You cite that 20-43% of people "want" to work after retirement. I often see that the people who actually get jobs/etc is quite lower than this spread. Perhaps 1 in 5?

    I continue to "work" even after I shut down my shop. I volunteer two days a week at a local food kitchen. I wonder if I am included in that statistic as "working"?

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  2. Bob,
    I didn't notice the words but I have noticed the refining of your topics which I might characterize using the same words your used. It's a good tweak.

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  3. RJ,

    The reasons for working after retirement are more varied than I would have guessed. Being bored is certainly one of the them.

    Up to 43% of retirees want to work, but I would think 20% who actually do so is probably a reasonal ratio. I'll see if I can verify that number. We are aware that many employers don't hire older workers for out-dated, clichéd reasons.

    As far as I can determine volunteer efforts are not considered "work" by those who measure those things. I assume the definition of "work" must include some compensation to qualify.

    I believe the first post detailing why retirees go back to work is scheduled for next week.

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  4. Bob--This comes at an interesting time since I am retiring this month. So many people have asked me if I'm going to work! I was surprised by this. If I wanted to work, I would have kept my job, which was a great job and I loved it. But I'm coming to understand that the reasons people retire and their plans after retirement are as varied as the people themselves. Some people might need the extra income, some people are bored, some people want to do something they are passionate about but didn't have time for before. Oops, I see you will shed light on this next week, so I will wait till your post before speculating further. Can't wait.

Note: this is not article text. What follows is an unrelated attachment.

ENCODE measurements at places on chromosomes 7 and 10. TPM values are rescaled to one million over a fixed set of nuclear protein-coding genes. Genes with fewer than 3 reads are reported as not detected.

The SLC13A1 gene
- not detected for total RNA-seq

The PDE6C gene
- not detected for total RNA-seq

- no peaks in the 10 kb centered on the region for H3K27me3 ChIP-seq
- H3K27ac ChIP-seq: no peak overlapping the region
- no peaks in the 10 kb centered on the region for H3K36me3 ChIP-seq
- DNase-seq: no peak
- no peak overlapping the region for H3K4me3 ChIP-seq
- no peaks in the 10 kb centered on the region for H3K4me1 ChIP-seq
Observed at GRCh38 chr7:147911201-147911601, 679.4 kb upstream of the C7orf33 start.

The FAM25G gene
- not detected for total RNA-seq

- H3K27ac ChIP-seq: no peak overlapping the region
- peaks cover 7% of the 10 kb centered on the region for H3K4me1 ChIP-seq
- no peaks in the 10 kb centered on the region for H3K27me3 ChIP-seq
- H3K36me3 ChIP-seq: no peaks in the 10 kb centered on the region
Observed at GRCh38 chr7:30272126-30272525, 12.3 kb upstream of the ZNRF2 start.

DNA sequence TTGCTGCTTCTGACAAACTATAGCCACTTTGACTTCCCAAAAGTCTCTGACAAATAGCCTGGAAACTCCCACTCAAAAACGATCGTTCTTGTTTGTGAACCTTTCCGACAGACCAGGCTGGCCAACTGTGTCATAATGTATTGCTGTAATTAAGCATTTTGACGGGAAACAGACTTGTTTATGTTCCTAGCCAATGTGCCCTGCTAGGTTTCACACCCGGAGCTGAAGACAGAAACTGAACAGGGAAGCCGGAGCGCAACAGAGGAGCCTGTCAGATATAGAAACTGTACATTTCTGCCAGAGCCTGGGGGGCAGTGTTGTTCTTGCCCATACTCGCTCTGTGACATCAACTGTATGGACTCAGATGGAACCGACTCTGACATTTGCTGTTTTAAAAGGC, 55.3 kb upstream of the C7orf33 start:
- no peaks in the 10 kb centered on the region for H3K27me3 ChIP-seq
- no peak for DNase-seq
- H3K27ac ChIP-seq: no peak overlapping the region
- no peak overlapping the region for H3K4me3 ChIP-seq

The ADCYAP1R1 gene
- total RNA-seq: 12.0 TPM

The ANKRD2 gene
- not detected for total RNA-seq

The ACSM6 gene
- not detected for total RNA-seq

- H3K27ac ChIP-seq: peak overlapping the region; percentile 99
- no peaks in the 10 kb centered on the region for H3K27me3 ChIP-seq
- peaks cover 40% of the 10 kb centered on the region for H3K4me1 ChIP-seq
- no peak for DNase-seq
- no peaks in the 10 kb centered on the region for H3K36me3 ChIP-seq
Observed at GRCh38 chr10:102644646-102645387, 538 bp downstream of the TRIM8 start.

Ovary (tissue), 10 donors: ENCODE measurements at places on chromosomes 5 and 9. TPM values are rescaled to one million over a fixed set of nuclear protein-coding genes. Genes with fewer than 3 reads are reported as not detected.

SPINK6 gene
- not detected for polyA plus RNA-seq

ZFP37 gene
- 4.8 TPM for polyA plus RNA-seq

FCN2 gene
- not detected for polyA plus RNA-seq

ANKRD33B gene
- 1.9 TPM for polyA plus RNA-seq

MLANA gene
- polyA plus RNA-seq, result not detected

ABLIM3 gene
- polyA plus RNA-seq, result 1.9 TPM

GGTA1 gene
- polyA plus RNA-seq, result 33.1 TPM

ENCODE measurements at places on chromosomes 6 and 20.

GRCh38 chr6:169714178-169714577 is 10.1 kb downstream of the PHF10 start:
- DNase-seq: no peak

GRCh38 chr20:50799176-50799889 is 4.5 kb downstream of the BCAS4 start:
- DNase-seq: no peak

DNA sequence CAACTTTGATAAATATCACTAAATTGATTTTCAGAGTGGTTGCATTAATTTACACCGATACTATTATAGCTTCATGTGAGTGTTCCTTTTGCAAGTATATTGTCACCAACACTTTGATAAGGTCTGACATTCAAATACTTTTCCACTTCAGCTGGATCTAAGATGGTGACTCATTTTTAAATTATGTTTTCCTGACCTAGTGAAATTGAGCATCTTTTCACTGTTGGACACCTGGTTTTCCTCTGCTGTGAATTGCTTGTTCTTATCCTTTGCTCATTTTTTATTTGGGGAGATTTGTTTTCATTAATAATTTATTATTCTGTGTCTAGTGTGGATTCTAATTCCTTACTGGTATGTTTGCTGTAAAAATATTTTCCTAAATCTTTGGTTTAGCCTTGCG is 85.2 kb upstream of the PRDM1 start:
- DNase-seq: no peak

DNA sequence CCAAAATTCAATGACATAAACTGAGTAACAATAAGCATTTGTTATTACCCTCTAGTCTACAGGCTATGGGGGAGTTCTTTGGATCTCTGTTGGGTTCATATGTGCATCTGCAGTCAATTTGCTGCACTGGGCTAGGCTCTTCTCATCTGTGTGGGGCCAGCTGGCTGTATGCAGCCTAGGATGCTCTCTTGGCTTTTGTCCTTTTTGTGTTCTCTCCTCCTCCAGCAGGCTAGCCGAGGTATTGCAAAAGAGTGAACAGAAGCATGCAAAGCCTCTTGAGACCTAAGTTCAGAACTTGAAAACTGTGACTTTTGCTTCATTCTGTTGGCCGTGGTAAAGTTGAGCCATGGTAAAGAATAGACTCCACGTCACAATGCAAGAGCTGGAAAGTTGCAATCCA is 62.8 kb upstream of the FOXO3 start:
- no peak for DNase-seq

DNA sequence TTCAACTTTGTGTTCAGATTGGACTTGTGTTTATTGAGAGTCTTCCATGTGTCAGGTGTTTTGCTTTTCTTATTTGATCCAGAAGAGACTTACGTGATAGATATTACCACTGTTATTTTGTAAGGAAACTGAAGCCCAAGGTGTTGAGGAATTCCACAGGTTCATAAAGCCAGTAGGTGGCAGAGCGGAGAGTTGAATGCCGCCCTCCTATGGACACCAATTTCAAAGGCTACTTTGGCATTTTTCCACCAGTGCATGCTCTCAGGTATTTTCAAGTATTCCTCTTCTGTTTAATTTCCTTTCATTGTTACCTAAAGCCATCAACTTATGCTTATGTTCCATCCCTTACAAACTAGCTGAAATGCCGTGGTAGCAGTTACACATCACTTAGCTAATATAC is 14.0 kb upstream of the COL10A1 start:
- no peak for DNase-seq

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  5. Hi Galen,

    As someone who did go back to part-time work 6 years after retiring I am living proof that retirement doesn't have to mean "without work."

    I'm pleased the timing for all this will match your schedule!

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  6. Bob - This post hits home with me and I'm sure with others as well.

    I retired so I could do my other occupation full time. That of being an artist. This has been a very rewarding time as well as productive time in my life.

    Now, I've begun a new business that ties in with being an artist - internet marketing - there is no time to sit back and twittle my thumbs, I'm happy, productive and thankful that I can still work, but have no commute or time clock to deal with.

    Really I didn't retire, I just changed jobs.

    For me, I do have a satisfying lifestyle.

    Looking forward to more of your posts on this subject.

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  7. Hi Ellene,